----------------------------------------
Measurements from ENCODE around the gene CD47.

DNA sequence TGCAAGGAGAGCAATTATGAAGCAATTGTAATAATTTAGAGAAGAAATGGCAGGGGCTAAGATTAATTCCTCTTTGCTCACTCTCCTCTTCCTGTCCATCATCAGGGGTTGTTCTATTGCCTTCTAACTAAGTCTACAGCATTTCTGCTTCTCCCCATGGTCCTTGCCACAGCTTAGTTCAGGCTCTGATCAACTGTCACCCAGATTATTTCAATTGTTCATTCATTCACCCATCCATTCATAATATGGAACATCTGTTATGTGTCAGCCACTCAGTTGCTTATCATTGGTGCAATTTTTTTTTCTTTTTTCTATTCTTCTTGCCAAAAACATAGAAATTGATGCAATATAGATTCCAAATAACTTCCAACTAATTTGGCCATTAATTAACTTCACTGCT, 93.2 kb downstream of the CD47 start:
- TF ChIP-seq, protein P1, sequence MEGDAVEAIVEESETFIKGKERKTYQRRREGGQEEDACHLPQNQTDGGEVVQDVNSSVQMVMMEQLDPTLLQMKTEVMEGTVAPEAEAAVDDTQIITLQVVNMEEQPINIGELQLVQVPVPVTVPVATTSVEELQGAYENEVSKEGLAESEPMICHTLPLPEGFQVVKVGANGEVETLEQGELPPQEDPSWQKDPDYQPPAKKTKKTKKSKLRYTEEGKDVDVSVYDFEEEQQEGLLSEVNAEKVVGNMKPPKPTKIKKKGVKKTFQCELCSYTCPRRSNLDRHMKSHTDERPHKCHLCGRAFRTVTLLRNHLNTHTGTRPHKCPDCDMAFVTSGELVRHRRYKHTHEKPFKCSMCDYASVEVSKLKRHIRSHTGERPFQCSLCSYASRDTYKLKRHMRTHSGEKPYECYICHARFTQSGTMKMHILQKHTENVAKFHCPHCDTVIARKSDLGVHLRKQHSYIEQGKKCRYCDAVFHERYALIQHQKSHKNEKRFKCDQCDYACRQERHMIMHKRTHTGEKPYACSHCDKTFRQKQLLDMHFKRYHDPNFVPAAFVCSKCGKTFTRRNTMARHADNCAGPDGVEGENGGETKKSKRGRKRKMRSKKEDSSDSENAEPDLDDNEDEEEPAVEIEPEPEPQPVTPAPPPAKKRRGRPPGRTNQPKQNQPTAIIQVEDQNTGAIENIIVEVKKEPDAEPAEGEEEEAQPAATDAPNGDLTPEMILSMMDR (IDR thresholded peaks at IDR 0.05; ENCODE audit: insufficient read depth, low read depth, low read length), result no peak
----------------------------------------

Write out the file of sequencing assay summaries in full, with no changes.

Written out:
Measurements from ENCODE around the gene CD47.

DNA sequence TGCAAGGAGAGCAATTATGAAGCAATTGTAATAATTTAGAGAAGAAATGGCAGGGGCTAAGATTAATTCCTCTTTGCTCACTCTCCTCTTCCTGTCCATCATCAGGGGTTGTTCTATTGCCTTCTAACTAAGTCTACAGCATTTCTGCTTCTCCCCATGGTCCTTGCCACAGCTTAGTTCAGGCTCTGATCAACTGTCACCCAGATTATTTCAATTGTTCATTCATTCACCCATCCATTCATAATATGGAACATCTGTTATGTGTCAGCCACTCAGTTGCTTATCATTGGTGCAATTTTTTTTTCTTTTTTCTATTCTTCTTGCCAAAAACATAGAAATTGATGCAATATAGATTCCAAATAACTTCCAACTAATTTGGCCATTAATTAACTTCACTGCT, 93.2 kb downstream of the CD47 start:
- TF ChIP-seq, protein P1, sequence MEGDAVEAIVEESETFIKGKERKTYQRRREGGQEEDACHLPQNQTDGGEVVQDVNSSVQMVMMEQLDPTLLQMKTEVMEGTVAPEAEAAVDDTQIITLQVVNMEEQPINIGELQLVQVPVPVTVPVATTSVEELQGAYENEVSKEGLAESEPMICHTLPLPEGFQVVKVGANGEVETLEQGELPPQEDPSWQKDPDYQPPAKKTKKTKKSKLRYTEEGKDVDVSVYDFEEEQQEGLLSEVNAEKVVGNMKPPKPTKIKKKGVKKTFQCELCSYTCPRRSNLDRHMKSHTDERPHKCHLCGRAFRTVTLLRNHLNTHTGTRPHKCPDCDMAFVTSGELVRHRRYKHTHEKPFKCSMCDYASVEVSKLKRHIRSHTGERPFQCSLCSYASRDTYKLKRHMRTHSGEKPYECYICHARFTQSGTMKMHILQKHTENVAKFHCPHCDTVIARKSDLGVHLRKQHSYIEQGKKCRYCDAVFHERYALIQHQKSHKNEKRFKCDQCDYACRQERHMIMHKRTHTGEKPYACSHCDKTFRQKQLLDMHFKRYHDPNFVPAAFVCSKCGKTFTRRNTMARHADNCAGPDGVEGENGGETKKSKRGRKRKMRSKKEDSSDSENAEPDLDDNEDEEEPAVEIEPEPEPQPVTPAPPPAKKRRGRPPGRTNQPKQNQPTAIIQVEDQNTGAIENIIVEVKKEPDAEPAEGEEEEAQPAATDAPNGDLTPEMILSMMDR (IDR thresholded peaks at IDR 0.05; ENCODE audit: insufficient read depth, low read depth, low read length), result no peak